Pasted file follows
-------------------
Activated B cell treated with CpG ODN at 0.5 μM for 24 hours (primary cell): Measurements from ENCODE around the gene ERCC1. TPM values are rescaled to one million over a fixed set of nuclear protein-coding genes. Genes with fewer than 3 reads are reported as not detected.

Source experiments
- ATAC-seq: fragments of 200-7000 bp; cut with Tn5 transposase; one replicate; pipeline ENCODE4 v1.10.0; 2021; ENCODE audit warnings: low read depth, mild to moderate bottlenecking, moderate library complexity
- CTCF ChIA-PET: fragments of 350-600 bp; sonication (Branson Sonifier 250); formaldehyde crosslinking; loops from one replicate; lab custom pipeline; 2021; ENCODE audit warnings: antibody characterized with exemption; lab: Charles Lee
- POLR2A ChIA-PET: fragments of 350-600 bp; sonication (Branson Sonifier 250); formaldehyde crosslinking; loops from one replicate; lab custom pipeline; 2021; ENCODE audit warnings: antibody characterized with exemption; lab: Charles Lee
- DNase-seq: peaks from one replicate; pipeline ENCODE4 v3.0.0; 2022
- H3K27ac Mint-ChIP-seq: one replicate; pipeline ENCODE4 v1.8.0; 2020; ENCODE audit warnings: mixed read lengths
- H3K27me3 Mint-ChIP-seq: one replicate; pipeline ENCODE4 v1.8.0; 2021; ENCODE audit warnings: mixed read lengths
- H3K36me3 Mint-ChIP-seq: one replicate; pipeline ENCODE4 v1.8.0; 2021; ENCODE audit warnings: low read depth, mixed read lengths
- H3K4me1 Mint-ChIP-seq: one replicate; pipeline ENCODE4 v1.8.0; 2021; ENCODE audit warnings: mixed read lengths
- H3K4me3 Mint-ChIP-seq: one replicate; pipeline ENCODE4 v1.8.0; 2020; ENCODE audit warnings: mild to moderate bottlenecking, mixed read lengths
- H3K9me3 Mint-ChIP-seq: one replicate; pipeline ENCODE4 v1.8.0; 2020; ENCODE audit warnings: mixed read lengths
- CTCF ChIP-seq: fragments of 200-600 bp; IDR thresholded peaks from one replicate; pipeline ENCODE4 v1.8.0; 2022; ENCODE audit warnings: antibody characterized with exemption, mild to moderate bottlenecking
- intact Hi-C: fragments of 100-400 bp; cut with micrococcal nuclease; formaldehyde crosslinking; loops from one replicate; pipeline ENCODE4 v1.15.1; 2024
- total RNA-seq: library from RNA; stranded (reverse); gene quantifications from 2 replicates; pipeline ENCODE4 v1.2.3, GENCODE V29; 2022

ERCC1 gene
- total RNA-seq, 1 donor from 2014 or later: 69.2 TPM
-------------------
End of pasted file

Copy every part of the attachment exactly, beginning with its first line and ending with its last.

Activated B cell treated with CpG ODN at 0.5 μM for 24 hours (primary cell): Measurements from ENCODE around the gene ERCC1. TPM values are rescaled to one million over a fixed set of nuclear protein-coding genes. Genes with fewer than 3 reads are reported as not detected.

Source experiments
- ATAC-seq: fragments of 200-7000 bp; cut with Tn5 transposase; one replicate; pipeline ENCODE4 v1.10.0; 2021; ENCODE audit warnings: low read depth, mild to moderate bottlenecking, moderate library complexity
- CTCF ChIA-PET: fragments of 350-600 bp; sonication (Branson Sonifier 250); formaldehyde crosslinking; loops from one replicate; lab custom pipeline; 2021; ENCODE audit warnings: antibody characterized with exemption; lab: Charles Lee
- POLR2A ChIA-PET: fragments of 350-600 bp; sonication (Branson Sonifier 250); formaldehyde crosslinking; loops from one replicate; lab custom pipeline; 2021; ENCODE audit warnings: antibody characterized with exemption; lab: Charles Lee
- DNase-seq: peaks from one replicate; pipeline ENCODE4 v3.0.0; 2022
- H3K27ac Mint-ChIP-seq: one replicate; pipeline ENCODE4 v1.8.0; 2020; ENCODE audit warnings: mixed read lengths
- H3K27me3 Mint-ChIP-seq: one replicate; pipeline ENCODE4 v1.8.0; 2021; ENCODE audit warnings: mixed read lengths
- H3K36me3 Mint-ChIP-seq: one replicate; pipeline ENCODE4 v1.8.0; 2021; ENCODE audit warnings: low read depth, mixed read lengths
- H3K4me1 Mint-ChIP-seq: one replicate; pipeline ENCODE4 v1.8.0; 2021; ENCODE audit warnings: mixed read lengths
- H3K4me3 Mint-ChIP-seq: one replicate; pipeline ENCODE4 v1.8.0; 2020; ENCODE audit warnings: mild to moderate bottlenecking, mixed read lengths
- H3K9me3 Mint-ChIP-seq: one replicate; pipeline ENCODE4 v1.8.0; 2020; ENCODE audit warnings: mixed read lengths
- CTCF ChIP-seq: fragments of 200-600 bp; IDR thresholded peaks from one replicate; pipeline ENCODE4 v1.8.0; 2022; ENCODE audit warnings: antibody characterized with exemption, mild to moderate bottlenecking
- intact Hi-C: fragments of 100-400 bp; cut with micrococcal nuclease; formaldehyde crosslinking; loops from one replicate; pipeline ENCODE4 v1.15.1; 2024
- total RNA-seq: library from RNA; stranded (reverse); gene quantifications from 2 replicates; pipeline ENCODE4 v1.2.3, GENCODE V29; 2022

ERCC1 gene
- total RNA-seq, 1 donor from 2014 or later: 69.2 TPM